1. The Magic Faraway Tree, Enid Blyton. Blyton dominated my early reading. I still have dreams where I climb a tree and enter a different world, then panic in case the I'm there too long and can't get out again.
2. Lolita, Vladimir Nabakov After 3 false starts, due to my distaste for the subject matter, I found myself siding with Humbert Humbert. It was so well written, so absorbing and so convincing, that I saw Lolita as a conniving tease of a girl. It scared me that I could be so swayed (only as far as the characters go, obviously) on such a subject.
3. Frankenstein, Mary Shelley a perfectly wonderful Gothic novel which resonated with the seemingly permanently depressed 13-15 year old I was during first readings. It has been re-read countless times. My focus has been, until very recently, on the fate of the poor creature – created and then rejected by his ‘father’ and then society. He was not the monster, Frankenstein was. It continues to appeal to my continually, though somewhat more hidden now, dark Goth soul.
4. Voyage of the Dawn Treader, C.S.Lewis My first grown-up book, given to me on my 7th birthday with great solemnity. Sat around the dining table with my parents I was given the book to unwrap then told it was chosen as it was the first book my father had read. I then went on to read all of the Narnia Chronicles.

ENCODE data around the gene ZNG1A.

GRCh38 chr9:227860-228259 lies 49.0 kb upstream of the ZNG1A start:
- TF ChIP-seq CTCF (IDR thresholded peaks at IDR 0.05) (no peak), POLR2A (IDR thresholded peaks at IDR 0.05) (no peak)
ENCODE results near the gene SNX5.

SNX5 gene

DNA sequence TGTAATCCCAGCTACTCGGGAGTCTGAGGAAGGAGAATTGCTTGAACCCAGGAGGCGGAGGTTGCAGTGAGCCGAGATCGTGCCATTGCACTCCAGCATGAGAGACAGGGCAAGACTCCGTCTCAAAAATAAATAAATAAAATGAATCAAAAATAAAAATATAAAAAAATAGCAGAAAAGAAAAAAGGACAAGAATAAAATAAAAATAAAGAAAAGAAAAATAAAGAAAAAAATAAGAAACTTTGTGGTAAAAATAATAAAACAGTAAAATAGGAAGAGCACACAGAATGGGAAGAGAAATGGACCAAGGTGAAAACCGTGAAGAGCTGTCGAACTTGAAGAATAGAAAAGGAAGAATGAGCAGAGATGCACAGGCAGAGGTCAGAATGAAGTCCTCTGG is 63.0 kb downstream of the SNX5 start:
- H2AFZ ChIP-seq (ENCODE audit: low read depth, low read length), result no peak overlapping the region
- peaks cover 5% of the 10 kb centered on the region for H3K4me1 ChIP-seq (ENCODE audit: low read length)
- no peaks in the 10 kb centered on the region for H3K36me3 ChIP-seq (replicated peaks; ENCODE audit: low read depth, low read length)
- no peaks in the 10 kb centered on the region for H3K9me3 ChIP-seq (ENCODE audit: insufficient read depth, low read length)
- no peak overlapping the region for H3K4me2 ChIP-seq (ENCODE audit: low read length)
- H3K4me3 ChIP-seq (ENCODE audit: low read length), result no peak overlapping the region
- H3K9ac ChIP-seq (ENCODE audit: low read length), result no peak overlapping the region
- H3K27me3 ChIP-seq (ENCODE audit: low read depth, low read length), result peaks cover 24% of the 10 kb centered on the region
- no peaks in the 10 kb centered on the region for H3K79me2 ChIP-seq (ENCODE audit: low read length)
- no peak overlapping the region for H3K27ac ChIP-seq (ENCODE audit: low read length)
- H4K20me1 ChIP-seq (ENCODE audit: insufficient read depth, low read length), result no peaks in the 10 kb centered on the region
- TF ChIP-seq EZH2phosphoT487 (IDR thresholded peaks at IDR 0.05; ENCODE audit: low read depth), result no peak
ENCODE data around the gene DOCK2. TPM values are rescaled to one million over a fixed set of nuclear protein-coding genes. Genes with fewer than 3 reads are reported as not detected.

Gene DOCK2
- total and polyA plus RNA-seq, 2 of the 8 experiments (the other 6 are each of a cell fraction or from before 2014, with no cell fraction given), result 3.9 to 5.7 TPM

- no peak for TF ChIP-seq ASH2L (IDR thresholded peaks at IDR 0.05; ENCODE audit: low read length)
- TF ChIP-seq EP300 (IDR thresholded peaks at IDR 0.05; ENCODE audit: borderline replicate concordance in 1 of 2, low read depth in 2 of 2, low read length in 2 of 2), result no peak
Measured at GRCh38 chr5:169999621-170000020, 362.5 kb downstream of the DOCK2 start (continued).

5. Wide Sargasso Sea, Jean Rhys Poor Coco. The parrot who with clipped wings was unable to fly to escape the fire, and fell screeching to the ground, alight. This was written as a prequel to Jane Eyre, giving Bertha Mason’s side of the story. Coco’s fate foreshadows Bertha’s.
6. The Happy Prince, Oscar Wilde. OK, this is a story not a book, but it has stayed with me. It made me cry. It still makes me cry. It is beautifully sad.
7. The Wasp Factory, Iain Banks My introduction to the works of Iain Banks, now sadly departed, through the short-lived book club (which was both amusing and alcoholic in turn). Experimenting on your child and keeping a trophy – it’s a lingering picture.
8. Day of the Oprichnik, Vladimir Sorokin A recent read and introduction to Sorokin who deliberately sets out to shock, whilst at the same time draws attention to the state of Russia (he is anti-Putin, good man). Imagine a homosexual caterpillar with glowing members. It’s not a pleasant thought but Sorokin put it in my poor, disturbed mind, and it just won’t go.
9. Animal Farm, George Orwell Four legs good, two legs bad…All animals are equal…Two legs good…Some animals are more equal than others: a Socialist criticising the hypocrisy of Communism. This book coincided with my early Russian phase (early in my life, that is), and whilst I was always afraid that the Americans would cause the final nuclear war, not the Russians (whatever Sting may have sung), this book reinforced my belief that Communism in theory is brilliant, but is doomed to be consigned to the bin of failure in practice.
10. The Bible, various I can quote verbatim from this book. It has some good stories. It has some good morals. It also has a wrathful God and lots of sex, rape, bigamy, misogyny, murder and sacrifice, as well as a few good old-fashioned miracles. I loved Sunday School – learning the stories, particularly the miracles. I’ve been waiting for a miracle along the lines of the one at the wedding in Canaan ever since.
I'd be interested to hear of your top 10 memorable books..